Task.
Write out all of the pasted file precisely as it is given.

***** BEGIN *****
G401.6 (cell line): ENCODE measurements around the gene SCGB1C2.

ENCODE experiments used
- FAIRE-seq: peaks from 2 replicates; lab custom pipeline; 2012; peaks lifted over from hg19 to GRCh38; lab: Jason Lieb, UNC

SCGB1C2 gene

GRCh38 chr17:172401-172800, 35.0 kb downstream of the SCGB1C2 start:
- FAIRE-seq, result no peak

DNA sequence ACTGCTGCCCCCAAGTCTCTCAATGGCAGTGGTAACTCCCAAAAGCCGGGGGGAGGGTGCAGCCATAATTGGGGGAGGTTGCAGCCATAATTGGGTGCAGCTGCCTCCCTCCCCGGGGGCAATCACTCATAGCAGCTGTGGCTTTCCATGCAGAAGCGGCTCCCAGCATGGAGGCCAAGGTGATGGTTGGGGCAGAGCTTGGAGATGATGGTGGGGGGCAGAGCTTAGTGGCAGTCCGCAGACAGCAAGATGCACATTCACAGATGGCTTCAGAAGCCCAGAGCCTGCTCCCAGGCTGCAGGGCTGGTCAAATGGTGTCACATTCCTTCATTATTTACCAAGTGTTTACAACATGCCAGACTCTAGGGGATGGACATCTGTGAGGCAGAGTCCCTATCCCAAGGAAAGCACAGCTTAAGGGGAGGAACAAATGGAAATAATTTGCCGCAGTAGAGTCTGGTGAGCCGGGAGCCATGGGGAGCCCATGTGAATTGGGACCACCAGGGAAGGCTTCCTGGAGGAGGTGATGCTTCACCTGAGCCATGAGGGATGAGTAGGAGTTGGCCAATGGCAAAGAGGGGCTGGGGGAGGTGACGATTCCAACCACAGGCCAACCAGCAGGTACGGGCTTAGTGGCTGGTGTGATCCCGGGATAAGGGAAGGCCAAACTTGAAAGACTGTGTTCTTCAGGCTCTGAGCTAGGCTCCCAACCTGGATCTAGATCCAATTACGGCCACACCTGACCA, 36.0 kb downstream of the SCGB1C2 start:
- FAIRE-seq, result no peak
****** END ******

G401.6 (cell line): ENCODE measurements around the gene SCGB1C2.

ENCODE experiments used
- FAIRE-seq: peaks from 2 replicates; lab custom pipeline; 2012; peaks lifted over from hg19 to GRCh38; lab: Jason Lieb, UNC

SCGB1C2 gene

GRCh38 chr17:172401-172800, 35.0 kb downstream of the SCGB1C2 start:
- FAIRE-seq, result no peak

DNA sequence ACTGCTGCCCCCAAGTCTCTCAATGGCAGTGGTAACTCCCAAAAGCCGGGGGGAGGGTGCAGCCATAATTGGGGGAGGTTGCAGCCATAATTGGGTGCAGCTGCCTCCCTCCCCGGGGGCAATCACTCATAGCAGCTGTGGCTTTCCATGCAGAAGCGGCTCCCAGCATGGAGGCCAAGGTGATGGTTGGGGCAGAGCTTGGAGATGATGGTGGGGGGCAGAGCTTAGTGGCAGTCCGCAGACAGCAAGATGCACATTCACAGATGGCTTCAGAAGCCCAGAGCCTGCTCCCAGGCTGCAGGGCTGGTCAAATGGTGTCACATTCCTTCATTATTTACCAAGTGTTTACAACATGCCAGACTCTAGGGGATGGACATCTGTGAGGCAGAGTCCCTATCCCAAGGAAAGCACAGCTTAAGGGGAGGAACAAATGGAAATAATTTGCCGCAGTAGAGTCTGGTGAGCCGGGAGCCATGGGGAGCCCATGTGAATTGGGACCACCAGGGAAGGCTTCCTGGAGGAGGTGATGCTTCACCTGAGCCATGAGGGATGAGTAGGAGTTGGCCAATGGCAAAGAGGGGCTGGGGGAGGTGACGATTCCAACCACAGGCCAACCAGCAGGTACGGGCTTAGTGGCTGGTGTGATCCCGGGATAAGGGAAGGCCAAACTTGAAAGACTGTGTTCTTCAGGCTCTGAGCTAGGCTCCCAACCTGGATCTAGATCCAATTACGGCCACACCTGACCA, 36.0 kb downstream of the SCGB1C2 start:
- FAIRE-seq, result no peak